When I posted the poem, The Chaos, recently, I was reminded that the title felt odd when I first came across it. What was wrong with it? Well, chaos is an ‘uncountable’ noun and therefore doesn’t usually need an article. I would generally expect to see ‘Chaos’ without the article ‘the’. So what are the rules about the use of articles in English?
When to use ‘The’
We use ‘the’ with singular nouns and plural nouns when the noun is specific e.g.
Specific singular nouns: The dog caught the ball.
Specific plural nouns: The balls in the boxes were red and blue. Here we are talking about specific balls and boxes and not balls and boxes in general.
When to use ‘A or An’
Use ‘A or An’ when the singular noun is not specific, e.g. I want to buy a book.
Don’t use ‘A or An’ with plural nouns and when the noun is specific, e.g. I want to buy the book you recommended.
When are articles not used?
We do not use articles for plural nouns when the noun is not specific, e.g. Dogs come in all shapes and sizes.
We rarely use articles with uncountable nouns – see next section.
Generally we do not use articles for proper nouns, i.e. specific names for places and people. Proper nouns always have a capital letter in English.
Common nouns: castle, girl, book
Proper nouns: Edinburgh Castle, Jennifer, Pride and Prejudice
Countable and uncountable nouns
So we have finally arrived at countable and uncountable nouns.
Countable nouns name things that we can count using numbers, they have a singular and a plural form, e.g. book/books, dog/dogs, map/maps. We can use numbers, ‘the’ and ‘a or an’ with them e.g.
I have a book. She has three dogs.
Uncountable nouns are not counted with numbers, they are abstract or they are in a form where they cannot be counted. These nouns generally have no plural form, e.g. coffee, water, sand, knowledge, beauty, pollution.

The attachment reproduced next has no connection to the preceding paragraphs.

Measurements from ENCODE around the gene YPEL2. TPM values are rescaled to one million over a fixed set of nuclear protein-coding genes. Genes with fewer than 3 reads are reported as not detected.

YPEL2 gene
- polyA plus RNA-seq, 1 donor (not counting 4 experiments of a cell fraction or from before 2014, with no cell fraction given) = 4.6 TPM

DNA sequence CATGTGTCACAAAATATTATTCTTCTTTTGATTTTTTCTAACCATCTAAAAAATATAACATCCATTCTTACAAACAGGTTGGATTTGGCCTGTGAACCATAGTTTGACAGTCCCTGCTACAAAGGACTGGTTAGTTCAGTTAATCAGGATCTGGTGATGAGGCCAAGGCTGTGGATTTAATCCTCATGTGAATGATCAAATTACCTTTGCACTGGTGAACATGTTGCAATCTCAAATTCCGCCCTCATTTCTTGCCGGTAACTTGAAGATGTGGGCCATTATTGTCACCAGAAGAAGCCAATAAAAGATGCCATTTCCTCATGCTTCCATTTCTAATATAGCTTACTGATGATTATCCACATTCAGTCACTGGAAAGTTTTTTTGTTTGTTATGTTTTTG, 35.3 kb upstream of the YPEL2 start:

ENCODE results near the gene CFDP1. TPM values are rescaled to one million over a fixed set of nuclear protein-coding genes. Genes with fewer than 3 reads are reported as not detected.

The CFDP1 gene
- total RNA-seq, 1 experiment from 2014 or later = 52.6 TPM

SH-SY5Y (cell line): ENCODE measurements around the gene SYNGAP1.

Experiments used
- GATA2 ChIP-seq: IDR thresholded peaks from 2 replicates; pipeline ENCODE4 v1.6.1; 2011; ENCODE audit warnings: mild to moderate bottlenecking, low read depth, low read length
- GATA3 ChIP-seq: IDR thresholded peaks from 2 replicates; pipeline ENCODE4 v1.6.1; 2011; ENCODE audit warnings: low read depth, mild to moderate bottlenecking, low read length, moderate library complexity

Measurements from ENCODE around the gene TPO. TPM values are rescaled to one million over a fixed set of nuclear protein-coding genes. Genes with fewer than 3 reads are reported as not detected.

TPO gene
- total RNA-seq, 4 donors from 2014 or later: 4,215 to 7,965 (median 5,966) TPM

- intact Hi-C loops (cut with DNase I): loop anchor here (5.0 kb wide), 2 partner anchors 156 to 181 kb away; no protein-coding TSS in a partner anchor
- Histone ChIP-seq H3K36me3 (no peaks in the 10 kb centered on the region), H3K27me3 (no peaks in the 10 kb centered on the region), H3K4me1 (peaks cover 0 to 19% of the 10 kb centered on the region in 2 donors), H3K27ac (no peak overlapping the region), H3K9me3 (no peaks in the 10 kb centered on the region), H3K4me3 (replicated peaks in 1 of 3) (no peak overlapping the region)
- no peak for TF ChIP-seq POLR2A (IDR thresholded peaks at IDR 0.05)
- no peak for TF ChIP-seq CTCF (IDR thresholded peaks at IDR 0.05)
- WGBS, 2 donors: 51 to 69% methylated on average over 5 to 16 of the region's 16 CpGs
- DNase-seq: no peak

We cannot use ‘a or an’ with these nouns. To express a quantity of an uncountable noun, we use a word or expression such as; some, a lot of, much, a bit of, a great deal of. Or, we use an exact measurement like, a cup of, a bag of, one litre of, a handful of, a pinch of, an hour of, a day of. If you want to ask about the quantity of an uncountable noun, you ask ‘How much?’ rather than ‘How many.’
We can, however, use ‘the’ with some of these words in cases where we are referring to a specific instance, e.g. ‘The coffee is cold.’ and ‘We swam in the water.’
Sometimes we may use a counting word with such nouns, but it is usually an abbreviated form, such as ‘Three coffees, please’ in this case, we are actually referring to three cups of coffee.
There are some potentially confusing nouns such as fish and sheep, the same word is used for both the singular and plural nouns. They are still countable nouns, however, as we can say ‘three sheep’. Hair is another such word: we say ‘I washed my hair’ and ’I found a grey hair today’.
There are also words that are generally uncountable in English that are countable in other languages, some examples are: accommodation, advice, baggage/luggage, behaviour, bread, furniture, information, news, progress, traffic, weather, work.
Back to The Chaos; chaos is an uncountable noun; however, ‘the’ can be used in specific instances, such as ‘The chaos caused us to miss our flight’ in which case we are probably referring to traffic chaos. In the poem, perhaps the writer was referring obliquely to ‘the chaos of English spelling’. Who knows, perhaps it was just ‘poetic licence’. His English is so good, that I doubt that it was a mistake!